0 Not allowed! Not allowed!
    If it still won't get loud enough, it's probably broken. - Steve Conner
    If the thing works, stop fixing it. - Enzo
    We need more chaos in music, in art... I'm here to make it. - Justin Thomas

  7. #7
    Old Timer
    Join Date
    May 2006
    Location
    Chill-Ville, VA
    Posts
    2,593
    Thumbs Up/Down
    Received: 136/1
    Given: 273/6
    Sorry, no offense was intended on my part.

    Justin

    0 Not allowed! Not allowed!
    "... If an older Boogie and classic Marshall had a (clearly illegitimate) child and you baked it in an oven set to clown shit crazy." - Chuck H. -
    "When receiving a shock I emit a strange loud high pitched girlish squeak." - Alex R -
    "All I ever managed to do with that amp was... kill small rodents within a 50 yard radius of my practice building." - Tone Meister -

  8. #8
    Supporting Member The Dude's Avatar
    Join Date
    May 2010
    Location
    Sioux Falls, SD
    Posts
    5,321
    Thumbs Up/Down
    Received: 265/0
    Given: 234/0
    The language in that .png rant in the first post looks vaguely familiar. Just enough knowledge to appear to know what he's talking about mixed with an "I know everything" attitude. Hmmmmm, there used to be a guy around here that sounded like that. Can you tell us the source of that screen shot?

    0 Not allowed! Not allowed!
    “Yeah, well, you know, that’s just, like, your opinion, man.”

  9. #9
    Senior Member
    Join Date
    Aug 2017
    Location
    Portland, OR
    Posts
    351
    Thumbs Up/Down
    Received: 37/1
    Given: 36/1
    Quote Originally Posted by The Dude View Post
    The language in that .png rant in the first post looks vaguely familiar. Just enough knowledge to appear to know what he's talking about mixed with an "I know everything" attitude. Hmmmmm, there used to be a guy around here that sounded like that. Can you tell us the source of that screen shot?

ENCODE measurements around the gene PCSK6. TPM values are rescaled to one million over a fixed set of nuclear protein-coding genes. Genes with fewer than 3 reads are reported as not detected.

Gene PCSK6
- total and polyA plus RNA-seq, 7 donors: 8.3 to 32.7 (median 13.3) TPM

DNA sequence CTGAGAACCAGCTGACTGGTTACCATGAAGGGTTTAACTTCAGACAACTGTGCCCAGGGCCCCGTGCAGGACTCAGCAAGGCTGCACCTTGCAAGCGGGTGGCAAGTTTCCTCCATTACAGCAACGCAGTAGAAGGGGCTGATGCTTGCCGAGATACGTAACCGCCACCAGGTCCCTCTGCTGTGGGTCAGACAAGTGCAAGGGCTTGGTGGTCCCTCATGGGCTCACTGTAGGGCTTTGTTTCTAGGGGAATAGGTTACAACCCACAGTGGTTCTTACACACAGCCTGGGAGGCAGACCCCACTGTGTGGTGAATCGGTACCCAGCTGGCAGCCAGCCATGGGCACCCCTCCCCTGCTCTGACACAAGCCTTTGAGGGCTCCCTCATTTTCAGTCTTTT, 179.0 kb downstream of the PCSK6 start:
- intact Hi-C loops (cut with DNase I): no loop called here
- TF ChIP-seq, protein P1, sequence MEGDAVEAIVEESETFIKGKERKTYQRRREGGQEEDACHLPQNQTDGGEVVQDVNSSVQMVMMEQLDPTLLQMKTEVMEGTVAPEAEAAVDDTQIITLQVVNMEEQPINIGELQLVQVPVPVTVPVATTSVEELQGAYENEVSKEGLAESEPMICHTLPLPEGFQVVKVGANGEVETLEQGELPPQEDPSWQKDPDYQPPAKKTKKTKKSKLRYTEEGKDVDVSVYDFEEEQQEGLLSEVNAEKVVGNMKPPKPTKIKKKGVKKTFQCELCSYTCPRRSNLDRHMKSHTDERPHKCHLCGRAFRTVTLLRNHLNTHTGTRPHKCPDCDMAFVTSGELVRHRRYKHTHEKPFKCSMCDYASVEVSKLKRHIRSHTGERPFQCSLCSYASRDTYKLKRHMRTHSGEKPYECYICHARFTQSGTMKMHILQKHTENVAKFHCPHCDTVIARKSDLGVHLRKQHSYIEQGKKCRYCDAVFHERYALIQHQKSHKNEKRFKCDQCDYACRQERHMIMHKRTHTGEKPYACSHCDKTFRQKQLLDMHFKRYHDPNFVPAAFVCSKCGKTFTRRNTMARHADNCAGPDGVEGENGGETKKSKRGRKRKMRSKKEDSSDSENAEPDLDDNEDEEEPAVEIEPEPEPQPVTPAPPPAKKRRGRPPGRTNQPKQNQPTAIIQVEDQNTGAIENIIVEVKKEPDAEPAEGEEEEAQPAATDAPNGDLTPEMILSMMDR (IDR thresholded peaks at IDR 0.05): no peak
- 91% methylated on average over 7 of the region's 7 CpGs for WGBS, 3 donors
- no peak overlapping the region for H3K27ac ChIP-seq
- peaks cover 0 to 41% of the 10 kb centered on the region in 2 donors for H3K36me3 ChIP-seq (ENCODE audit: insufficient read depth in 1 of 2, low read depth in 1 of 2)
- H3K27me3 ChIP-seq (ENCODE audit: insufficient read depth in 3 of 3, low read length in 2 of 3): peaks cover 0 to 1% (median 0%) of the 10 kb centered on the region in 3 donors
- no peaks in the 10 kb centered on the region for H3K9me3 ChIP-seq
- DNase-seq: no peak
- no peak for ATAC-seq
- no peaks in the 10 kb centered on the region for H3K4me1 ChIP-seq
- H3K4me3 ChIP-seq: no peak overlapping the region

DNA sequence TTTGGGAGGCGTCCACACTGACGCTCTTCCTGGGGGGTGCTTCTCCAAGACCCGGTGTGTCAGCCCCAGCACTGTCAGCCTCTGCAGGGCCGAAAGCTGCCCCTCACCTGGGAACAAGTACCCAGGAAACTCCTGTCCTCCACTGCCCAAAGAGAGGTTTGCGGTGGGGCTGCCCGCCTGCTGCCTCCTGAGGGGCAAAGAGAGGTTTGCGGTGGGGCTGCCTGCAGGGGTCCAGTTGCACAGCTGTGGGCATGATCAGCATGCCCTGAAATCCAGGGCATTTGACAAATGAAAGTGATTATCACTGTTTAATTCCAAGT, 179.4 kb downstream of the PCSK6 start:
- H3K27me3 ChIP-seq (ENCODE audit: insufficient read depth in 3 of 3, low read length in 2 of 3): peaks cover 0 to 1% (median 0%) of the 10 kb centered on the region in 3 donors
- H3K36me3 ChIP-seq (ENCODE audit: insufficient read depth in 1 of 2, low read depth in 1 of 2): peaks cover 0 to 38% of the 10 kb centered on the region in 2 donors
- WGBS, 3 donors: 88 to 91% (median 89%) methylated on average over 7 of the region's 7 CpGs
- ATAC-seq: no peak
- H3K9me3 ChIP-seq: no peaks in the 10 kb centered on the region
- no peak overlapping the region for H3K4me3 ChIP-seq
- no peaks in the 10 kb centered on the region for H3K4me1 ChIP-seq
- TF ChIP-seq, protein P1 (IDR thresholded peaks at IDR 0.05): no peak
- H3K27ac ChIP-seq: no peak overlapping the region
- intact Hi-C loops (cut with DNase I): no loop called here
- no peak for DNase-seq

Did a google search for the text.
    https://www.seymourduncan.com/forum/...age&styleid=28

    0 Not allowed! Not allowed!

  10. #10
    Old Timer
    Join Date
    May 2006
    Location
    Chill-Ville, VA
    Posts
    2,593
    Thumbs Up/Down
    Received: 136/1
    Given: 273/6
    But I think That Guy used the same name everywhere... And there's no mention of hating Crate-Peg or having invented sliver mica caps or using an ice axe to bias your Mesa...

    Justin

    0 Not allowed! Not allowed!
    "... If an older Boogie and classic Marshall had a (clearly illegitimate) child and you baked it in an oven set to clown shit crazy." - Chuck H. -
    "When receiving a shock I emit a strange loud high pitched girlish squeak." - Alex R -
    "All I ever managed to do with that amp was... kill small rodents within a 50 yard radius of my practice building." - Tone Meister -

  11. #11
    don't forget the joker g1's Avatar
    Join Date
    Feb 2010
    Location
    Canada, somewhere north of Fargo
    Posts
    10,200
    Thumbs Up/Down
    Received: 343/1
    Given: 672/0
    Trip, your understanding is mostly correct as far as I can tell.
    The 'responder' makes an argument based on an error, that "the impedance of the primary winding does not change".